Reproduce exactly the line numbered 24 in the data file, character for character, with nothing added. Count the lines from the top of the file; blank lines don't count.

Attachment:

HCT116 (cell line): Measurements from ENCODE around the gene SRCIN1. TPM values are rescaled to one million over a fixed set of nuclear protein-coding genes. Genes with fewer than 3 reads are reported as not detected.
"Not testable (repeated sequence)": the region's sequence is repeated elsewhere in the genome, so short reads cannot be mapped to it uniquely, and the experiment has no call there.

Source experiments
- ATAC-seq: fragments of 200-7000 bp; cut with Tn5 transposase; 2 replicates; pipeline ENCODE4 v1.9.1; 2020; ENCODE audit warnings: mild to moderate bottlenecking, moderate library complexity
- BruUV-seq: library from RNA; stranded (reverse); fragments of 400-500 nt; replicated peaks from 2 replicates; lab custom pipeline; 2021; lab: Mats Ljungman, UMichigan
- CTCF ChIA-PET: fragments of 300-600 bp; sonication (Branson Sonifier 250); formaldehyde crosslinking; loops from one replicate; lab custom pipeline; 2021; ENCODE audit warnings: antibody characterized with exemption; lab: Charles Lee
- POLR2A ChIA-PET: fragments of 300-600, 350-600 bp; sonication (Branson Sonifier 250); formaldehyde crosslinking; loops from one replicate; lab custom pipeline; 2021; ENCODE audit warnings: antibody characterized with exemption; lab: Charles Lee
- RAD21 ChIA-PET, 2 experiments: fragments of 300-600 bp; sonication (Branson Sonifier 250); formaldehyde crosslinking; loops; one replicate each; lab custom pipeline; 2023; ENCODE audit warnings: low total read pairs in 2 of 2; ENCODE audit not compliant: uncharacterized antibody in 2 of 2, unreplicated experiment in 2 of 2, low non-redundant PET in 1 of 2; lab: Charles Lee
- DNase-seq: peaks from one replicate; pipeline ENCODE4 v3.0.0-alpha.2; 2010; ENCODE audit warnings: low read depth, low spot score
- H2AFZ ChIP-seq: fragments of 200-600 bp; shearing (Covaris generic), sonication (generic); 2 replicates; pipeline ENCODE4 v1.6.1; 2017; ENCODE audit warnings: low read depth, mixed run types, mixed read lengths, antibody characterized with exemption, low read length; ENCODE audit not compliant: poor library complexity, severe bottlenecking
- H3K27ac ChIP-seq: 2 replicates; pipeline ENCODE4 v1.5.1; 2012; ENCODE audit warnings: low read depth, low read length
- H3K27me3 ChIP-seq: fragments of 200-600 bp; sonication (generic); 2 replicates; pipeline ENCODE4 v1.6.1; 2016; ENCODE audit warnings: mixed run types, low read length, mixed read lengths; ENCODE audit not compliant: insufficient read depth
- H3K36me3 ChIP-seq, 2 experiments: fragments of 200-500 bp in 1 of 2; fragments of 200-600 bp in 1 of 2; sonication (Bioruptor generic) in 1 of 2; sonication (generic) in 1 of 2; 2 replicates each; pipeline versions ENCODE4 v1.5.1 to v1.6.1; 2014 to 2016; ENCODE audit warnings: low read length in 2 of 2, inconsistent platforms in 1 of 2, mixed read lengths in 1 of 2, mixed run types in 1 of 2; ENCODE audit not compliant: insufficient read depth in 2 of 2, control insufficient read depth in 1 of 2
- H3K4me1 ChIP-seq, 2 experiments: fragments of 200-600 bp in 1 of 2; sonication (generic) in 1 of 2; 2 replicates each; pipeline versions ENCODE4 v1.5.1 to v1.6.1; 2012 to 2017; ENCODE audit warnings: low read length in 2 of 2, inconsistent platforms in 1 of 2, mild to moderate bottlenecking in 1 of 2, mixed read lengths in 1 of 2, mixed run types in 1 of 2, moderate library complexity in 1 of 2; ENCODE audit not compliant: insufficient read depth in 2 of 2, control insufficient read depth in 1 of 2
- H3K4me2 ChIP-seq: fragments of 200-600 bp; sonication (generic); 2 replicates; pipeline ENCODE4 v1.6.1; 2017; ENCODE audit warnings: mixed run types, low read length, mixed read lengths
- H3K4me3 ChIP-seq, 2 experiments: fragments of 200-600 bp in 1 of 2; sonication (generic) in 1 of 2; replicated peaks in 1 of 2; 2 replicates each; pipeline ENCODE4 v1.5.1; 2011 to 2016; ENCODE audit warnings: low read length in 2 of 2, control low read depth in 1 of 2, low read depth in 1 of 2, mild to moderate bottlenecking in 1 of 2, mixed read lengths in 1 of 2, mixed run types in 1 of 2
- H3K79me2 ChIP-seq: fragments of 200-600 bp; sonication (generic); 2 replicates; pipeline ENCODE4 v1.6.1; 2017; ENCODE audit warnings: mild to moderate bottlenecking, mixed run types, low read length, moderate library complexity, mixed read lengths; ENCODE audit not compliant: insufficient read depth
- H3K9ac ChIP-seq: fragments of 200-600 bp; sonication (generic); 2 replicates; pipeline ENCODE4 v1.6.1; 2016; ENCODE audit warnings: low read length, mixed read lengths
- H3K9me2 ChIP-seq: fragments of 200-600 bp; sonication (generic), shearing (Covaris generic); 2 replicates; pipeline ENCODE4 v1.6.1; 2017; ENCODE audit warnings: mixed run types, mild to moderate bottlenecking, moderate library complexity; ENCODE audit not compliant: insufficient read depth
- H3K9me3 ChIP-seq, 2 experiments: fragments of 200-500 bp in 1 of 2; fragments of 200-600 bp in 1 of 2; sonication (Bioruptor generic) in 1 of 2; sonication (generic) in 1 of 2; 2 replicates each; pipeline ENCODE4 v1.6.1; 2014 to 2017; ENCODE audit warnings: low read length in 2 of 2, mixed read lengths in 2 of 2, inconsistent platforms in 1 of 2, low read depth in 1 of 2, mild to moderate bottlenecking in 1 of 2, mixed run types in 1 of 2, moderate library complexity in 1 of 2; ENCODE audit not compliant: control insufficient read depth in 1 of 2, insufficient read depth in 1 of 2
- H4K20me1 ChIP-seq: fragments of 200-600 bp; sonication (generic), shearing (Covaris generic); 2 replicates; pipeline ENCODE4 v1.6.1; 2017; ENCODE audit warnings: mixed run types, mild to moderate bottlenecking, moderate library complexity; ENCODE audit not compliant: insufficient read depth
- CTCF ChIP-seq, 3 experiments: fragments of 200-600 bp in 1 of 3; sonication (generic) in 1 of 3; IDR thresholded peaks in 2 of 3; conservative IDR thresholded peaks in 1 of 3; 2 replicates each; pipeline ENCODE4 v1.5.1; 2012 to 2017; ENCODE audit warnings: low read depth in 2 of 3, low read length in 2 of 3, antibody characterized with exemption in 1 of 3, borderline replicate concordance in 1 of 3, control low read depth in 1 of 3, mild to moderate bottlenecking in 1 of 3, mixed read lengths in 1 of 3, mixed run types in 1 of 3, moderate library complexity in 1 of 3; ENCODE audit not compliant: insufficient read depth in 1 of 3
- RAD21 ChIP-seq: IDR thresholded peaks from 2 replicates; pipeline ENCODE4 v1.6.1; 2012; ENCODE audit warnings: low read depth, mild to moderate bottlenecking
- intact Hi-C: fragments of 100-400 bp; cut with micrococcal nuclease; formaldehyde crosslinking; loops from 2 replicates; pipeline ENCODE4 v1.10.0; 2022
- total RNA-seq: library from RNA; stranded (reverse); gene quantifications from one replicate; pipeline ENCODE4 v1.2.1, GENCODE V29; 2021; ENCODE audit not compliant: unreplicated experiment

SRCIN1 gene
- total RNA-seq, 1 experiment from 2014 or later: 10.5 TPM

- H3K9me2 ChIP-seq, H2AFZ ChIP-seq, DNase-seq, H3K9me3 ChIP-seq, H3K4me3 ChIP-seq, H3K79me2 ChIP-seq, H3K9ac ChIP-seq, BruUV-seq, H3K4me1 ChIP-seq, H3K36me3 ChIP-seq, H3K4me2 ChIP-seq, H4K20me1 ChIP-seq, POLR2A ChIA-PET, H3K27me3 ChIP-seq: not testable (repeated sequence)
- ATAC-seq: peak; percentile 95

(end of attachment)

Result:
- intact Hi-C: fragments of 100-400 bp; cut with micrococcal nuclease; formaldehyde crosslinking; loops from 2 replicates; pipeline ENCODE4 v1.10.0; 2022